Meet a NYFA Artist: Mia Pearlman

Meet a NYFA Artist: Mia Pearlman

NYFA speaks with Fellow in Crafts/Sculpture and 2011 Robert Sterling Clark Visual Arts Space Award Recipient Mia Pearlman.

NYFA: What is your studio or workspace like?

MP: My “permanent” studio, which I’ve had for years, is in Brooklyn and is full of plants—I collect succulents, the weirder the better—art, art supplies, take-out menus, and more plants. This past year I’ve had a studio at the Marie Walsh Sharpe Space Program in DUMBO, which came through my NYFA grant as a separate fellowship from the Robert Sterling Clark Foundation. It couldn’t have come at a better moment, because I’m in the process of creating a GIGANTIC installation for a show at the Renwick Gallery at the Smithsonian American Art Museum this July, and I didn’t have enough space in my usual studio to make the pieces and mock it up (which is very unusual for me). The first thing I did when I got the key was to measure the space between the fluorescent lights that hang from the ceiling of the studio. It turned out to be the exact width of the window niches where I’m installing at the Renwick. How do you like that for fate?

NYFA: Can you tell us a bit about your experiences growing up? How does your background inform your work?

MP: I’m a born and bred New Yorker—I grew up in Northern NJ and Manhattan, and have basically lived here my entire life. It’s possible that my work is just a reflection of my frustrated desire to be closer to nature! I grew up in a very creative, intellectual family that schlepped me to museums and concerts and the ballet, and to nature, all of which probably influenced me in ways that can’t really be described. I never really know what my work is truly about until long after I make it, and usually I realize it has to do with something I saw or experienced many years prior. Not that long ago I was going through old papers and unearthed a long-forgotten folder of incredibly delicate black cutouts that my father brought me back from China in 1980. I was just a small child at the time, but I remember raptly studying these lattice pandas and pagodas and marveling at their intricacy. Is that why I cut paper now? Who knows, but it sure was interesting to realize this little travel souvenir is an important part of my artistic DNA.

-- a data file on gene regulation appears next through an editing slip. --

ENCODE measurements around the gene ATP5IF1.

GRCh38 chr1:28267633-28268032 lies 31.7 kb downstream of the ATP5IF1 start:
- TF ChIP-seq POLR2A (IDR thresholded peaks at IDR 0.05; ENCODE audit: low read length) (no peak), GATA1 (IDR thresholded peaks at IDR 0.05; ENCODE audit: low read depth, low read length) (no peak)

My family has always been 100% supportive of me and my work, which is priceless. And of course, being from here is an advantage itself. New Yorkers are a tough bunch, and if there’s any place where only the strong survive, it’s the art world.

NYFA: Who or what is influencing you the most strongly right now?

MP:This new piece I’m making for the Renwick is a big step for my work, in terms of form and content, and deals with water as a subject and metaphor instead of weather. I’ve been looking at a lot of Chinese and Japanese art, because I’m interested in the way nature can be very stylized or naturalistic, often in the same image. I’ve been deeply influenced by the screen painting Waves at Matsushima by Tawaraya Sōtatsu, which I found in a book but happens to be in the collection of the Freer, also part of the Smithsonian. Soon after I discovered it, the Japanese tsunami happened, and the images of water and destruction were eerily similar. I’m interested in the idea of simultaneity, and showing in one moment the simultaneous passage of time, from things like the tsunami that move super fast, to incredibly slow forming phenomena like stalactites. I’ve also been reading a lot about the Tao, various cosmologies of the universe, and the theoretical physics concept of the “multiverse,” among other things. The Taoist concept of Yin and Yang has been a huge influence in my Renwick piece.

NYFA: What is your psychological and emotional relationship with your work like?

MP: If I don’t work in the studio for several days, I get very grumpy, I can tell you that. My work is very intuitive, and I think the studio is where I process things. But I really try to not to over-identify with my work. As I tell people, just because you take your work seriously doesn’t mean you have to take yourself seriously. It doesn’t have to be that precious. That’s why I like working with paper and making things that are ephemeral. I can have fun with it.